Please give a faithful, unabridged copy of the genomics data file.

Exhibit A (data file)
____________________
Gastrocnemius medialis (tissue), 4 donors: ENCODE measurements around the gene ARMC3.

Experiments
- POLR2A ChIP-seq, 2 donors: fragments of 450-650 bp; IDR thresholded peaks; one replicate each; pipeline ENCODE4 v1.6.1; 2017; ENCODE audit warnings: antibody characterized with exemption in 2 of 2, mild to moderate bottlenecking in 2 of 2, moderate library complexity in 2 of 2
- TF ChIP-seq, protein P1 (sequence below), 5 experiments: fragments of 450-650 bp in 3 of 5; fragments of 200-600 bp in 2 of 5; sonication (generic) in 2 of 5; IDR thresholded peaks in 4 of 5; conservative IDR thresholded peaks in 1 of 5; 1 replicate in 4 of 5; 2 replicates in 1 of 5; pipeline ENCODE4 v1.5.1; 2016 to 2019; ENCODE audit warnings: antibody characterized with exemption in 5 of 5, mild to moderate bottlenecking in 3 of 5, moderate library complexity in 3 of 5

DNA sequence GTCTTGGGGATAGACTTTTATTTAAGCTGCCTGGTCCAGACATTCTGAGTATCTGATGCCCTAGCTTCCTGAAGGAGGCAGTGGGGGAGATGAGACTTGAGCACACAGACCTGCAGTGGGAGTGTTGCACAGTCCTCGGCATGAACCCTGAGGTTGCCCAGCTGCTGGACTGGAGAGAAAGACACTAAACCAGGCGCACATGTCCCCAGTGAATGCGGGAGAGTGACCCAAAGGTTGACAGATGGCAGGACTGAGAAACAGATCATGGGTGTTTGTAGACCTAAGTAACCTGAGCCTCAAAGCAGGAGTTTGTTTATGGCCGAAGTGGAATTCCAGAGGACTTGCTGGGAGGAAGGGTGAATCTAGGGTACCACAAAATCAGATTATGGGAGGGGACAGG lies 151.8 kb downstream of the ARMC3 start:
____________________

Gastrocnemius medialis (tissue), 4 donors: ENCODE measurements around the gene ARMC3.

Experiments
- POLR2A ChIP-seq, 2 donors: fragments of 450-650 bp; IDR thresholded peaks; one replicate each; pipeline ENCODE4 v1.6.1; 2017; ENCODE audit warnings: antibody characterized with exemption in 2 of 2, mild to moderate bottlenecking in 2 of 2, moderate library complexity in 2 of 2
- TF ChIP-seq, protein P1 (sequence below), 5 experiments: fragments of 450-650 bp in 3 of 5; fragments of 200-600 bp in 2 of 5; sonication (generic) in 2 of 5; IDR thresholded peaks in 4 of 5; conservative IDR thresholded peaks in 1 of 5; 1 replicate in 4 of 5; 2 replicates in 1 of 5; pipeline ENCODE4 v1.5.1; 2016 to 2019; ENCODE audit warnings: antibody characterized with exemption in 5 of 5, mild to moderate bottlenecking in 3 of 5, moderate library complexity in 3 of 5

DNA sequence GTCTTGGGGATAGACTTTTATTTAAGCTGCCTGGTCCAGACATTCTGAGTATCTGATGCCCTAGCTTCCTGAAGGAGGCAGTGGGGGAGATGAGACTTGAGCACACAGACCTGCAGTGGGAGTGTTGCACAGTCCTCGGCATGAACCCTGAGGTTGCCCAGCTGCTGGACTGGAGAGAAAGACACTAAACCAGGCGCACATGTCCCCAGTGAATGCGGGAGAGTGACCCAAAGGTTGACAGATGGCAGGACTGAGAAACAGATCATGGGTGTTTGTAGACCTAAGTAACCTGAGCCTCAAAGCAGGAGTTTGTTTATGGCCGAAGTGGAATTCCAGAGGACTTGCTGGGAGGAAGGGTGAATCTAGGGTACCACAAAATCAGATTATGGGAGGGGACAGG lies 151.8 kb downstream of the ARMC3 start: